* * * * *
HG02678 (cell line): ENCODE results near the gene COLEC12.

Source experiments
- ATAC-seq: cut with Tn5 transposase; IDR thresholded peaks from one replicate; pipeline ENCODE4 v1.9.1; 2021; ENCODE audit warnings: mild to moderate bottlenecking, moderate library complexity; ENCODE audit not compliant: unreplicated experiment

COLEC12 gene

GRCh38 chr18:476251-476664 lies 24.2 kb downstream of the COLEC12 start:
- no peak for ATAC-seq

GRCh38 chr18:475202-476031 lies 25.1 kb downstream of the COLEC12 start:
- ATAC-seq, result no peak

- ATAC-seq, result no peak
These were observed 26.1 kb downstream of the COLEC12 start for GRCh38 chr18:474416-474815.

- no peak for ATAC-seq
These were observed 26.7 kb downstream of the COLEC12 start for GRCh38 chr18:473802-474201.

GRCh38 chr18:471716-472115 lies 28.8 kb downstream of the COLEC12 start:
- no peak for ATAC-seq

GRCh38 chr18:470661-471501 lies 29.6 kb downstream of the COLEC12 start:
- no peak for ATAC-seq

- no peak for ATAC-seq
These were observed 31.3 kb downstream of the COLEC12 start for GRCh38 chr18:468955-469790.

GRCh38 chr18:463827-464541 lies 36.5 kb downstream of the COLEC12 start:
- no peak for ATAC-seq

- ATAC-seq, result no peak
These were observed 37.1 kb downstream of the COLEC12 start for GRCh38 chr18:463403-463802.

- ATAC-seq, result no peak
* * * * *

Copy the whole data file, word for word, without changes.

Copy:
HG02678 (cell line): ENCODE results near the gene COLEC12.

Source experiments
- ATAC-seq: cut with Tn5 transposase; IDR thresholded peaks from one replicate; pipeline ENCODE4 v1.9.1; 2021; ENCODE audit warnings: mild to moderate bottlenecking, moderate library complexity; ENCODE audit not compliant: unreplicated experiment

COLEC12 gene

GRCh38 chr18:476251-476664 lies 24.2 kb downstream of the COLEC12 start:
- no peak for ATAC-seq

GRCh38 chr18:475202-476031 lies 25.1 kb downstream of the COLEC12 start:
- ATAC-seq, result no peak

- ATAC-seq, result no peak
These were observed 26.1 kb downstream of the COLEC12 start for GRCh38 chr18:474416-474815.

- no peak for ATAC-seq
These were observed 26.7 kb downstream of the COLEC12 start for GRCh38 chr18:473802-474201.

GRCh38 chr18:471716-472115 lies 28.8 kb downstream of the COLEC12 start:
- no peak for ATAC-seq

GRCh38 chr18:470661-471501 lies 29.6 kb downstream of the COLEC12 start:
- no peak for ATAC-seq

- no peak for ATAC-seq
These were observed 31.3 kb downstream of the COLEC12 start for GRCh38 chr18:468955-469790.

GRCh38 chr18:463827-464541 lies 36.5 kb downstream of the COLEC12 start:
- no peak for ATAC-seq

- ATAC-seq, result no peak
These were observed 37.1 kb downstream of the COLEC12 start for GRCh38 chr18:463403-463802.

- ATAC-seq, result no peak